Sorkin is interested in the procedure of technological revolution, but not necessarily the products. The technology itself isn’t that important. They don’t even mention that Casey Ryback used a Newton to write his memoirs, Ryback’s Tactics, in UNDER SIEGE 2: DARK TERRITORY. The last scene takes place years before iPods and iPhones, which we remember because of his daughter’s Walkman. Rather than being about “this man changed our lives with these little boxes!” it’s about the philosophical differences he has with Steve Wozniak (Seth Rogen), his old friend who he started Apple with. Woz (as they call him, a reference to The Boz in my opinion) believes computers should be customizable and open, while Jobs is introducing computers that you can’t even open without special tools (and they forgot to have one at the launch and need to fix the fucking thing!). Also Woz believes you can be nice to people and Jobs thinks you have to be a dick to get things done right.

Maybe the main thread of the movie, the one that makes it hard to really like Jobs, is his relationship with his ex (Katherine Waterston, INHERENT VICE) and his daughter (Makenzie Moss, Ripley Sobo, Perla Haney-Jardine), who he claims is not his and is a dick to, even though she calls him “dad” and seems smart and sweet. Her mom has to shame him into giving them money, an upsetting and humiliating experience. His attitude changes toward her across the three chapters, but the movie seems a little overly proud of him considering the small amount of progress we see him make. It’s kinda sweet but I felt almost like it was trying to trick me into forgiving him. He makes one major gesture and the music (score by Daniel Pemberton, THE COUNSELOR) wants to tell us he’s absolved. In interviews it sounds like Sorkin does not consider their relationship resolved at the end, but director Danny Boyle’s filmatism seems to disagree.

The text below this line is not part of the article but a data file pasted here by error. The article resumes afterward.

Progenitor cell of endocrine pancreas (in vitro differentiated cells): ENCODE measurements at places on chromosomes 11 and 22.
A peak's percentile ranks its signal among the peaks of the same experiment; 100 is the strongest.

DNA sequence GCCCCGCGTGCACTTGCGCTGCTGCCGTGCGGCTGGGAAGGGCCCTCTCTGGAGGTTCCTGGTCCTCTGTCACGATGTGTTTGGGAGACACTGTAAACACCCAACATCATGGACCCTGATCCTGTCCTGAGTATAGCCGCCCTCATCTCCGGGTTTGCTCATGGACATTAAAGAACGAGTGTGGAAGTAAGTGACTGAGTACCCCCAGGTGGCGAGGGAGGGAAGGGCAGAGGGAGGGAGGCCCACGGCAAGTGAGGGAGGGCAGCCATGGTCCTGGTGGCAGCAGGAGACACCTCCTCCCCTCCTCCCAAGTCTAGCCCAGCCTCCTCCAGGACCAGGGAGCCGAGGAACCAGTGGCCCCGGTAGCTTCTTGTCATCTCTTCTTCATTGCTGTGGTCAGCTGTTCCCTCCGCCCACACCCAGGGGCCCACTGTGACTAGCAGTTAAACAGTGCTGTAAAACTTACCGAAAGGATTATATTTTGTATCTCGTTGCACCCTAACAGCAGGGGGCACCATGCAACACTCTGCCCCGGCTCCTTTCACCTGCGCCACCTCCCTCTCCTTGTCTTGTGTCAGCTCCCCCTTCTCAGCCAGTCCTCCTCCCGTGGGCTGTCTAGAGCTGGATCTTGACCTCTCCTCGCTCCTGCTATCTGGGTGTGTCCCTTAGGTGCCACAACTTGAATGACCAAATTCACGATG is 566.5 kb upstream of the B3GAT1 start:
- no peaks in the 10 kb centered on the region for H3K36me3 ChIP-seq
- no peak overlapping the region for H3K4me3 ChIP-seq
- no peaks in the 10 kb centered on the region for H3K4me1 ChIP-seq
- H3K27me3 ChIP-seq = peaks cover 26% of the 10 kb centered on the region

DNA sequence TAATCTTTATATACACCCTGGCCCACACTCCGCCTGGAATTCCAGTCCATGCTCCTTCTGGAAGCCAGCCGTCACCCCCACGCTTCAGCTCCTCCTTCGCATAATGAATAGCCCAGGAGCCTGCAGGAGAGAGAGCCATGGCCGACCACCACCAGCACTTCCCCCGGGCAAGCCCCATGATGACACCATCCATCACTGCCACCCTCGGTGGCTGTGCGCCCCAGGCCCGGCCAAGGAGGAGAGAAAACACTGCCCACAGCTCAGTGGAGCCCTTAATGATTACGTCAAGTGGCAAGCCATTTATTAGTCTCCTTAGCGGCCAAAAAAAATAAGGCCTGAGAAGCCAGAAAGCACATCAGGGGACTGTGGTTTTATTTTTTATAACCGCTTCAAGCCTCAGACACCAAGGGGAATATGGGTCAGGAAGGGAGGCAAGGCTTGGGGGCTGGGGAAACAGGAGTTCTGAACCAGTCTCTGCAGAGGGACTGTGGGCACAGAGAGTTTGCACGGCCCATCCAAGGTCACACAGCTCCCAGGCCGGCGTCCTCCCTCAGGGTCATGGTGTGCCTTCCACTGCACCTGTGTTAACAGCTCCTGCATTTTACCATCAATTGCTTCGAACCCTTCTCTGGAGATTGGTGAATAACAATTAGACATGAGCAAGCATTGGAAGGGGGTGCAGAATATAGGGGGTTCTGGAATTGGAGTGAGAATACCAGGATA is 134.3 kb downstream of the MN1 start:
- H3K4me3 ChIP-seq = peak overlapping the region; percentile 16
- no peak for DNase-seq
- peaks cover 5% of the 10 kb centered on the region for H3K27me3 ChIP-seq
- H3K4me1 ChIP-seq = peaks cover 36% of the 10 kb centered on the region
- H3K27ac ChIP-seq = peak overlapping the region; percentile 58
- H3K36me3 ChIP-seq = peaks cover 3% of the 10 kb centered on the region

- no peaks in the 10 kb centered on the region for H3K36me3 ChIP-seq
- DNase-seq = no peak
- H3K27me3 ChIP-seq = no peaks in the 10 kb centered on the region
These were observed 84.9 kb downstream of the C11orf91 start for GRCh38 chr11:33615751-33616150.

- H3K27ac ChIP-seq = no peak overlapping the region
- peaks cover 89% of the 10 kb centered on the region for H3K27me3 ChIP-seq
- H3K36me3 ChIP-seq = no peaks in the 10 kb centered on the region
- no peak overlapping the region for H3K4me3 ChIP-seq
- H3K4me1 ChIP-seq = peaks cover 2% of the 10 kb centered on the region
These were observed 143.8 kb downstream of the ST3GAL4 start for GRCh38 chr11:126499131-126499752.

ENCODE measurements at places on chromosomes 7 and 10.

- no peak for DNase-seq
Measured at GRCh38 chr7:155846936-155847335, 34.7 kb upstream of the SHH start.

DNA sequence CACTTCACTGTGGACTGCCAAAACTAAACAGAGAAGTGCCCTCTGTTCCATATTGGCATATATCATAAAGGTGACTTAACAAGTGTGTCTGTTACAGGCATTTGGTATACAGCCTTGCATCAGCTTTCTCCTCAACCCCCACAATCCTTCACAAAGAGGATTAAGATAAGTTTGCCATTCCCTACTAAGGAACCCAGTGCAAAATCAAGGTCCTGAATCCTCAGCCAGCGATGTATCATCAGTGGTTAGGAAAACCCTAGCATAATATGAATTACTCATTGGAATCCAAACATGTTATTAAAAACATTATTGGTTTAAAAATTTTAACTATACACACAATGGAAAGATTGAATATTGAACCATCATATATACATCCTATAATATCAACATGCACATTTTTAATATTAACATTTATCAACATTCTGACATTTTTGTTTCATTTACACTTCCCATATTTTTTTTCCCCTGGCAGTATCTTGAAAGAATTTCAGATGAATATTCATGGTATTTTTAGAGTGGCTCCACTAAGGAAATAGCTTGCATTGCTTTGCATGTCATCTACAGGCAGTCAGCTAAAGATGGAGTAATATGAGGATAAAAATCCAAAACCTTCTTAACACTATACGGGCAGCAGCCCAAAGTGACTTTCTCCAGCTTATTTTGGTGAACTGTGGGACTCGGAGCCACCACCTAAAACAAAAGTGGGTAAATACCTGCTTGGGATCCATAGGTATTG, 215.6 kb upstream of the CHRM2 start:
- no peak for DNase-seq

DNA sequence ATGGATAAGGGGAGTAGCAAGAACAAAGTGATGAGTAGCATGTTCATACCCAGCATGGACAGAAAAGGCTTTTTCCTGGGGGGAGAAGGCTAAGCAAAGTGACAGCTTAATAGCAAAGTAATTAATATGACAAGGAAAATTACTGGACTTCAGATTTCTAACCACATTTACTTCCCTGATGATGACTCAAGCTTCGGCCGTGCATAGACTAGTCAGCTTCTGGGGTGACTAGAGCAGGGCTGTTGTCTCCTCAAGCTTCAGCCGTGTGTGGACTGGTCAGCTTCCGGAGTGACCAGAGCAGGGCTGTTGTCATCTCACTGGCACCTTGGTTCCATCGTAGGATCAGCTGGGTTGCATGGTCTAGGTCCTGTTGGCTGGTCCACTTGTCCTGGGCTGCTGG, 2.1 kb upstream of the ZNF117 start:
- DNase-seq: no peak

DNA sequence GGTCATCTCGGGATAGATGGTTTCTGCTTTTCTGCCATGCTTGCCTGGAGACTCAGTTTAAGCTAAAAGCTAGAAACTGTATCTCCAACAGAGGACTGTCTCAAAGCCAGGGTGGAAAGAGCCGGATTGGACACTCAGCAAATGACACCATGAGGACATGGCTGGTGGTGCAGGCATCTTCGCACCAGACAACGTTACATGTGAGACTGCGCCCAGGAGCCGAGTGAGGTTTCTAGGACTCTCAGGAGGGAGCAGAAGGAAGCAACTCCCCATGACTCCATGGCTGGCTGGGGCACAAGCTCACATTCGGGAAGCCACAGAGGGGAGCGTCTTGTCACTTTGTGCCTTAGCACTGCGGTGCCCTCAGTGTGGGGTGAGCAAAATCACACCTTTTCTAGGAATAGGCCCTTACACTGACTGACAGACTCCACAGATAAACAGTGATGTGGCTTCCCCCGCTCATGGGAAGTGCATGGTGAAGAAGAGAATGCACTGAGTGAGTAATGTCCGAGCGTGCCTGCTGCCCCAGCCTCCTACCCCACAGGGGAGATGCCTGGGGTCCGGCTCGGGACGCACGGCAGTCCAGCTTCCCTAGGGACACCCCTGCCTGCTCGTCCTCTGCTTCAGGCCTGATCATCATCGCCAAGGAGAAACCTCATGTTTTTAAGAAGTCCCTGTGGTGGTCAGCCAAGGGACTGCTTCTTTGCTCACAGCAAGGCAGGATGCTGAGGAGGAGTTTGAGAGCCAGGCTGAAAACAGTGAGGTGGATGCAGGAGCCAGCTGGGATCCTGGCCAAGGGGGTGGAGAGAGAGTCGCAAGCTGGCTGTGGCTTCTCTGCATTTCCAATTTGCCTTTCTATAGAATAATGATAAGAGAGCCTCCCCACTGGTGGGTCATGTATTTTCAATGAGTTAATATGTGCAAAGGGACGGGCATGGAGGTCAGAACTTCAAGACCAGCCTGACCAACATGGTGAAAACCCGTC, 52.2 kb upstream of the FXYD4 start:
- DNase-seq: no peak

By the way, the older version of his daughter is Bebe from KILL BILL VOLUME 2.